The demand for the oily fish has led to the development of genetically modified salmon. US regulators have licensed the production and consumption of the controversial product, although it is unlikely leading retailers will stock the fish once it is available.

The changes in seafood trade come as demand has been supported by more consumers appreciating the health benefits of eating fish regularly.

Expectations of steady demand growth have attracted new entrants into the fish farming sector. Mitsubishi of Japan bought Norwegian salmon producer Cermaq for $1.4bn in 2014, while last year Cargill, the US commodities trader, acquired EWOS, the Norwegian fish-feed company, for $1.5bn.

World fish consumption per person between 2011 and 2015 has risen from 18.7kg to 20kg, according to the FAO. Although the international trade for seafood declined in value to about $130bn in 2015 from $144bn the year before, volumes are expected to remain stable or slightly increase, the organisation said.

Nevertheless, the industry is likely to feel the impact of slowing or negative growth in new markets including Russia, Brazil and China, which supported demand over the past few years.

“We’ve seen serious demand issues in some countries,” said Gorjan Nikolik, seafood analyst at Rabobank. The EU and US markets have taken on some of the lost consumption despite high prices, but the recalibration in market growth has meant changes in trade flows for seafood, he added.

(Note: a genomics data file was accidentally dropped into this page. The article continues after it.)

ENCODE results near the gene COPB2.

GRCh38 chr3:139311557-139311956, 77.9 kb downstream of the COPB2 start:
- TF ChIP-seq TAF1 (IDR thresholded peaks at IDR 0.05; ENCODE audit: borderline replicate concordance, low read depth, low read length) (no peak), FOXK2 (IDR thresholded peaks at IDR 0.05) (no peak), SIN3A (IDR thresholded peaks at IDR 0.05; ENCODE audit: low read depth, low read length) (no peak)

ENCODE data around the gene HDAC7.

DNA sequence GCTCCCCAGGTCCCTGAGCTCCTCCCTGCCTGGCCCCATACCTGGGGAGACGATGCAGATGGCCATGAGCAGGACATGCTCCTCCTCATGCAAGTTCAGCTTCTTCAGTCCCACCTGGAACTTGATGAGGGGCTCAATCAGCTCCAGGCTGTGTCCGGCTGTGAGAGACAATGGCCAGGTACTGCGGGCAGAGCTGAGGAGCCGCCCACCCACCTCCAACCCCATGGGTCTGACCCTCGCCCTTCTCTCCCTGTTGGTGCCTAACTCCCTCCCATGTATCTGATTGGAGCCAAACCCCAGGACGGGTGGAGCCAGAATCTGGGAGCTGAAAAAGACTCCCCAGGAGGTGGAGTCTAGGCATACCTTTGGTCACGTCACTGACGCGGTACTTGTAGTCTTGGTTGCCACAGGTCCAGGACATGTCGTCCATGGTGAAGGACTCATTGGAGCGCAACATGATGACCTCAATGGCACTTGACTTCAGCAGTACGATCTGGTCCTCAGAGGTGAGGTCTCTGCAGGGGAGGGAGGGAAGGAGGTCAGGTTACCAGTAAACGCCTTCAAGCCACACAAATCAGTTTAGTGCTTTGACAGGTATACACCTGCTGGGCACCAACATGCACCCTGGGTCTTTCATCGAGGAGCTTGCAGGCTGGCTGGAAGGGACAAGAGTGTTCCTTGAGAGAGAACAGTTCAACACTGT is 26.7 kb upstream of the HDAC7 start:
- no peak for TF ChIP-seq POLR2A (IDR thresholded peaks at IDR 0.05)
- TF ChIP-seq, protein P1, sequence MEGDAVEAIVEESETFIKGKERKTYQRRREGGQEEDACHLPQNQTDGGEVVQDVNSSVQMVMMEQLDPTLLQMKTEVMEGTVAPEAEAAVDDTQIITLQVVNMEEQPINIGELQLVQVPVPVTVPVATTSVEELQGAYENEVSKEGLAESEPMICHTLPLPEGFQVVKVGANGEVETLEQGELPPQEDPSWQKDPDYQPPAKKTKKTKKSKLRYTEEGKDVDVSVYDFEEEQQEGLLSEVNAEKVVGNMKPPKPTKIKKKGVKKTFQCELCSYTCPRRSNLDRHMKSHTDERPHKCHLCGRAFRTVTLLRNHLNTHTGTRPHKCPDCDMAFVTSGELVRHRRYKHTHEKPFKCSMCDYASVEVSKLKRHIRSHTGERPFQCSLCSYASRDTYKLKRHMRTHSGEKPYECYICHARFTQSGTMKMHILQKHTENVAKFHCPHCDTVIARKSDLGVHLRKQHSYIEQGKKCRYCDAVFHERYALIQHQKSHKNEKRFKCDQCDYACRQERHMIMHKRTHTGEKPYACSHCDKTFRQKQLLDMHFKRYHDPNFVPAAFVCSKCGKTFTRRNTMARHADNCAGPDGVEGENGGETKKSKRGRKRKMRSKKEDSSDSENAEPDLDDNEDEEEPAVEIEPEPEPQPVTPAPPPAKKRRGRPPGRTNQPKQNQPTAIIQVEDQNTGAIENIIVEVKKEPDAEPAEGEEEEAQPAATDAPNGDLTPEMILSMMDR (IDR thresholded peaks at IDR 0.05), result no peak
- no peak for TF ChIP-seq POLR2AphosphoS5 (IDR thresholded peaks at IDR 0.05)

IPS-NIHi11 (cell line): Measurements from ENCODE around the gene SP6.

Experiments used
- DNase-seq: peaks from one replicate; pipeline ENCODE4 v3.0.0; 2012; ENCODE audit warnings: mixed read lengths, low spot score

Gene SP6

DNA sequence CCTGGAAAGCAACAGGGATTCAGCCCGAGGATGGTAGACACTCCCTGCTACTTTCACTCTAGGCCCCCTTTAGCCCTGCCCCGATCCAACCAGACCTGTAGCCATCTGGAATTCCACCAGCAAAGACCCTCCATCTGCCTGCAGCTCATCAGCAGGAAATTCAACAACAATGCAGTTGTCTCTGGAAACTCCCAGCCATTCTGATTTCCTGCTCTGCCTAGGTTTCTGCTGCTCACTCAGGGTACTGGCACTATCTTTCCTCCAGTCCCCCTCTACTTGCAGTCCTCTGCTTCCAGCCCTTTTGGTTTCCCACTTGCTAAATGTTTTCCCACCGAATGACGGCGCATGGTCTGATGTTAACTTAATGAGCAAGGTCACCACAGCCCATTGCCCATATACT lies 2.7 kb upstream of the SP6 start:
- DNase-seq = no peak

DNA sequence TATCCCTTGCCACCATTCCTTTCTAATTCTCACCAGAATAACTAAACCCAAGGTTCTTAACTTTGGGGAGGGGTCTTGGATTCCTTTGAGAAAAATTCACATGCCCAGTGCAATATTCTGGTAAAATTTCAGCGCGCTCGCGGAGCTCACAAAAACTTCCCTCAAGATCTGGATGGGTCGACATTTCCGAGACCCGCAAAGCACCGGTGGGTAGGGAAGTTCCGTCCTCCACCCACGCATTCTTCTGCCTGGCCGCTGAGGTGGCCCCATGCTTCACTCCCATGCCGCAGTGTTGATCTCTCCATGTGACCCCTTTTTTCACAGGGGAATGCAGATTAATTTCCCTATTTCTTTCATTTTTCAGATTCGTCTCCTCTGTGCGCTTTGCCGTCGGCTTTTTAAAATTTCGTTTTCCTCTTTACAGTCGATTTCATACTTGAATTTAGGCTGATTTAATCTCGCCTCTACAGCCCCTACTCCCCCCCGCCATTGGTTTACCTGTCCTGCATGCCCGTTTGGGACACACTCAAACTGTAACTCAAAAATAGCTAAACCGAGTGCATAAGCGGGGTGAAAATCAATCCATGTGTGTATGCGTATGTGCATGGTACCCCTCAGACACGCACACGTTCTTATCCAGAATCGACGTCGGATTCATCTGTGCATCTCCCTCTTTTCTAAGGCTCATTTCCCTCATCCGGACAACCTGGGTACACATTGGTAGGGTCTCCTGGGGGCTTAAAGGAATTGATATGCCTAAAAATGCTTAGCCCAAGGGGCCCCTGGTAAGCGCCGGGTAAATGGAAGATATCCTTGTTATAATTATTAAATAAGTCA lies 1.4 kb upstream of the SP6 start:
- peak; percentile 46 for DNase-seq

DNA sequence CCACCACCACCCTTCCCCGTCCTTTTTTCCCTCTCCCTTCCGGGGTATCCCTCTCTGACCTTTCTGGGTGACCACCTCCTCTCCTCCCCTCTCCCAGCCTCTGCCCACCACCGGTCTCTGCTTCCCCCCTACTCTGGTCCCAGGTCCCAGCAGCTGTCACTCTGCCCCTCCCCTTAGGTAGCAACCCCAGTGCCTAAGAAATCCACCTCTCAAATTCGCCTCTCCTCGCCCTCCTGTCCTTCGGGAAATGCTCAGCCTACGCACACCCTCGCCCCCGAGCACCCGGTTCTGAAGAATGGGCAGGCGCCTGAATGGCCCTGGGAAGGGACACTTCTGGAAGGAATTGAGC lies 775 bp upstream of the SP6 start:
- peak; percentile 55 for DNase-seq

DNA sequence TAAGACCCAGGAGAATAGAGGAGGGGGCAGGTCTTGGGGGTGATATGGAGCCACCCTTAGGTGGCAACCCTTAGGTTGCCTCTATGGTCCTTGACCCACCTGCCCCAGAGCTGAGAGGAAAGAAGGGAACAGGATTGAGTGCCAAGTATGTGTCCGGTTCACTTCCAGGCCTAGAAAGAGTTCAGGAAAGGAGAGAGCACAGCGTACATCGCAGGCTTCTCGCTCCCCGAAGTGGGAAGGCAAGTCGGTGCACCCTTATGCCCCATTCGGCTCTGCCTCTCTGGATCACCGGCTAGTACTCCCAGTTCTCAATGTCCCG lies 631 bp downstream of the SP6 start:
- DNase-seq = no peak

http://www.seafoodnews.com/Story/1005946/Salmon-Jumps-Shrimp-as-Most-Traded-Seafood-Item-by-Value

International

Senate committee considers prospect of supertrawlers in NT, with AFANT and
Daily Telegraph by CRAIG DUNLOPNT – January 18, 2016
THE Northern Territory Seafood Council has welcomed the prospect of foreign supertrawlers plying Territory waters as a federal senate committee considers the environmental impacts the boats could have on Australian fisheries.
http://www.dailytelegraph.com.au/news/senate-committee-considers-prospect-of-supertrawlers-in-nt-with-afant-and/news-story/af1142af47ed950e7aa82f52bd2fe391

Federal Register

Fisheries Off West Coast States; Pacific Coast Groundfish Fishery Management
Plan; Trawl Rationalization Program; Flow Scale Requirements

A Proposed Rule by the National Oceanic and Atmospheric Administration on 01/19/2016